peep | 21.10.2012 13:07
On the whole, another damp squib. Anyone surprised? But let's take this opportunity to do some proper reflecting and think how we can do things better in future. Looking to the G8 in London next June. We CAN have an impact on the streets (which is one part, by no means the whole, of building up a real resistance). We can outwit the cops. We can make these our streets. But if want to have a future, we really do need to put some work in.
A few thoughts from the Oxford street side of things:
** This felt a lot like that last student demo before M26 (29 Jan 2011) where people evaded the kettles, outran the cops, split up and regrouped, and then did absolutely nothing. To be negative: what, we're right back there again? To be positive: we needed to get that confidence back that we could outrun plod, after post riots "total policing". Jan 2011 opened the way for M26, where people made plans and got prepared for action. Similarly, maybe people needed this experience of mobility to get things started again.
** On the other hand, mobility is great, but it's also a good idea to look behind you and make sure everyone else is keeping up. The breakaway from Trafalgar Square soon split in half because the front group ran too far ahead, and so lost its strength as a bloc. People seemed to be panicked by any cop movement. There is strength in movement, but maybe more strength in numbers. Don't panic! Look around you. Stick together and support each other.
** Don't panic, because “total policing” is really just a cock-waving posture: the truth is they don't have total resources. The 9 November 2011 student demo was an intimidating display of massive force, in which the whole demo was effectively kettled from start to finish. It worked, people got intimidated. (Not to mention the vicious riots sentencing.) But they can't pull that off every time.
** So if we can get mobility, and also keep blocks together, what do we do with it? Sometimes things happen spontaneously, amazingly. But more often than not, not. At least some people need to come ready with ideas, plans, something prepared. The disabled activists had something prepared. SolFed had their workfare shouting thing prepared. No one else did. Everyone else just seemed to be along for a ride, and no one wanted to drive.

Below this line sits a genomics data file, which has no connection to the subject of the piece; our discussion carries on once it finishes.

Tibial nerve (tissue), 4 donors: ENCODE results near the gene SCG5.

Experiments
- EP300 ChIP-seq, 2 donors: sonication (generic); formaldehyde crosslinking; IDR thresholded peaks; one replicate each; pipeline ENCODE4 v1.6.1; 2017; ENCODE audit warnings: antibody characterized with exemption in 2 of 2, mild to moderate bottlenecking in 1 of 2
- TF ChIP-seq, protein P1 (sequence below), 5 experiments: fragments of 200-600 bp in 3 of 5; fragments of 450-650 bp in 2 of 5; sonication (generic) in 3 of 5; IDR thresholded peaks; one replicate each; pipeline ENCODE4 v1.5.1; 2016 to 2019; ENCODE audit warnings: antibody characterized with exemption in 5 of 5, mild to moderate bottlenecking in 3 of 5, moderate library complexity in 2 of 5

** Sorry, this isn't meant to be a criticism of SolFed, but the workfare shouting thing wasn't enough. It played a good role on May Day, when nothing more seemed possible. But yesterday a lot more could have happened. You have a black bloc of a hundred plus, and lots more running with them and up for it, you run the cops a merry dance. If you want to shout at a few shops and block a few doorways for a bit you really don't need to go to all that trouble. You could just walk peaceably up to Oxford Street road and do it. If you go to all that trouble, get all that adrenalin up, then shouting at a few shops feels like a let-down. Again, this isn't to blame SolFed, it's not their fault no one else had any other ideas.
** The message: if you want stuff to happen on the streets, form affinity groups, talk and think about what you could do, and prepare in advance. You can prepare a mass action and advertise a meet-up point or whatever. Or you can just form a small group with the intention to start doing something, to spark things off as the energy spreads. In either case, you need to start something, and come prepared. And we could do with new ideas, new tactics, new ways to make flashpoints and spread rebellion and the passion for freedom. So let's start brainstorming now. Don't wait for someone else to do it. Do it yourself.